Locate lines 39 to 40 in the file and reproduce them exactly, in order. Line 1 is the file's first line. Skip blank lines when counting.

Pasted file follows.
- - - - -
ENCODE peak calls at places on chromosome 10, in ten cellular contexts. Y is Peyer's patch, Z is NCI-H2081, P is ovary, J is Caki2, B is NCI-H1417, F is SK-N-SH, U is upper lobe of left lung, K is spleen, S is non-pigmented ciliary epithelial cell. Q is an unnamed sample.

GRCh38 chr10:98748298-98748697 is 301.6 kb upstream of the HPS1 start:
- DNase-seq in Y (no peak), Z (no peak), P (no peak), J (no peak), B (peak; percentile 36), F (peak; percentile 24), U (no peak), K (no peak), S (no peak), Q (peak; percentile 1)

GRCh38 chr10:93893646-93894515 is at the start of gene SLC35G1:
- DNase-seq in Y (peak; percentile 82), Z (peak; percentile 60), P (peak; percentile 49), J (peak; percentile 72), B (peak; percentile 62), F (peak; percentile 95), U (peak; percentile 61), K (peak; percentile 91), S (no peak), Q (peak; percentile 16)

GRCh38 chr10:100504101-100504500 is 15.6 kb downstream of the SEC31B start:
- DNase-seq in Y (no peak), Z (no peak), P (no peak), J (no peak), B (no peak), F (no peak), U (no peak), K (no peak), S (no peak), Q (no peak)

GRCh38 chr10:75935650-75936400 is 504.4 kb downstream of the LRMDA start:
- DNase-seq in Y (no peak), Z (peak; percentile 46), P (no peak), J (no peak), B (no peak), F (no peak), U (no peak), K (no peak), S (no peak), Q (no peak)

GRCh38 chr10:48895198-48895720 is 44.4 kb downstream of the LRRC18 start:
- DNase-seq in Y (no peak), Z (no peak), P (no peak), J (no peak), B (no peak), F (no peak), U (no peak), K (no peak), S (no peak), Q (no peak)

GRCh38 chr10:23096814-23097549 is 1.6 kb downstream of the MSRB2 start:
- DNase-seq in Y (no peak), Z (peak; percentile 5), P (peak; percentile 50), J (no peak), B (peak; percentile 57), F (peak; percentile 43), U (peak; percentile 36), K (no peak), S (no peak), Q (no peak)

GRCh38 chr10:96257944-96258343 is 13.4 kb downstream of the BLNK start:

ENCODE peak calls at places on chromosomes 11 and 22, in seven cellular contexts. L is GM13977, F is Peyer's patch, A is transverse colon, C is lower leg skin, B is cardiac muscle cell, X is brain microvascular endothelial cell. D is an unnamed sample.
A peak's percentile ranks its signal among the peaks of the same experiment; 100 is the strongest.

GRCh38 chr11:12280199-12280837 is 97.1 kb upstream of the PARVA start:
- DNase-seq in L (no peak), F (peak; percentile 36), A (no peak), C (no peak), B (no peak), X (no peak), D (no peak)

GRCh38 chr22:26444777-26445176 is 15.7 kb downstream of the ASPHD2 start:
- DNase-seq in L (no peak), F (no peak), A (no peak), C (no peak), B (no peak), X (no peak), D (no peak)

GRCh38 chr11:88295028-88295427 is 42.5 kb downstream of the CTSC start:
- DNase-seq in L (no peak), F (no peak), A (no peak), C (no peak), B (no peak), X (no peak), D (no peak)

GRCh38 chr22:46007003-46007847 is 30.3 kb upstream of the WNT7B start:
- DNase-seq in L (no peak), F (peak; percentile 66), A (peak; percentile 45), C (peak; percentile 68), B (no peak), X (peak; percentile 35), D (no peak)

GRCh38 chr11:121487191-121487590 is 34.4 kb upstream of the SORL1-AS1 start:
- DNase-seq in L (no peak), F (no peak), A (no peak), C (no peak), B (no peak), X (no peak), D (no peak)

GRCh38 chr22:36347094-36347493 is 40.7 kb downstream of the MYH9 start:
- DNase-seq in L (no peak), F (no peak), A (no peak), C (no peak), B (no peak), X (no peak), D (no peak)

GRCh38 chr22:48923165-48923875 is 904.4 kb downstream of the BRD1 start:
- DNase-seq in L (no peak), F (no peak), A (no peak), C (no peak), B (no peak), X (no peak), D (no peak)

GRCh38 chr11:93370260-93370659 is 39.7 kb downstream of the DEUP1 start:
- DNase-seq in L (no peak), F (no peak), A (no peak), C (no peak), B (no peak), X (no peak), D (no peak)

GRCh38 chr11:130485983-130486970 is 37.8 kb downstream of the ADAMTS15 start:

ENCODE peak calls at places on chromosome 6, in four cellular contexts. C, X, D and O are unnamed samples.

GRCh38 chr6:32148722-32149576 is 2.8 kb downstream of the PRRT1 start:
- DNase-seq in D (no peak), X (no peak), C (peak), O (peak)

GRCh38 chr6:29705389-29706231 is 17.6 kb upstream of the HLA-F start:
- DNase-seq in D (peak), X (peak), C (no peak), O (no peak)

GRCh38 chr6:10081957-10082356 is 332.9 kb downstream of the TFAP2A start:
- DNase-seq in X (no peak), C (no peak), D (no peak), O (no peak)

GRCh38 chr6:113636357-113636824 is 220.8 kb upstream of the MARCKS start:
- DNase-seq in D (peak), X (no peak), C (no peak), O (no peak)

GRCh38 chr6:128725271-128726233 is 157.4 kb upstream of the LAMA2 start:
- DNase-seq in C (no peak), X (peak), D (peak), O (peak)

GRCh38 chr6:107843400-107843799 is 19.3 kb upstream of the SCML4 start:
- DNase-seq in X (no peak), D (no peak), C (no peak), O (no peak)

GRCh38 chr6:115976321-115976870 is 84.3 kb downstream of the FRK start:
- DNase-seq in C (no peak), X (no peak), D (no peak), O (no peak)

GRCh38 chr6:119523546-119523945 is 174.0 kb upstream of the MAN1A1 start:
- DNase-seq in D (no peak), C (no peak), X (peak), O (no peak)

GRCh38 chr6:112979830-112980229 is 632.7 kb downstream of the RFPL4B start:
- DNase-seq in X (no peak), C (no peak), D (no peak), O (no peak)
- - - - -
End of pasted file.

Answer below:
GRCh38 chr6:10081957-10082356 is 332.9 kb downstream of the TFAP2A start:
- DNase-seq in X (no peak), C (no peak), D (no peak), O (no peak)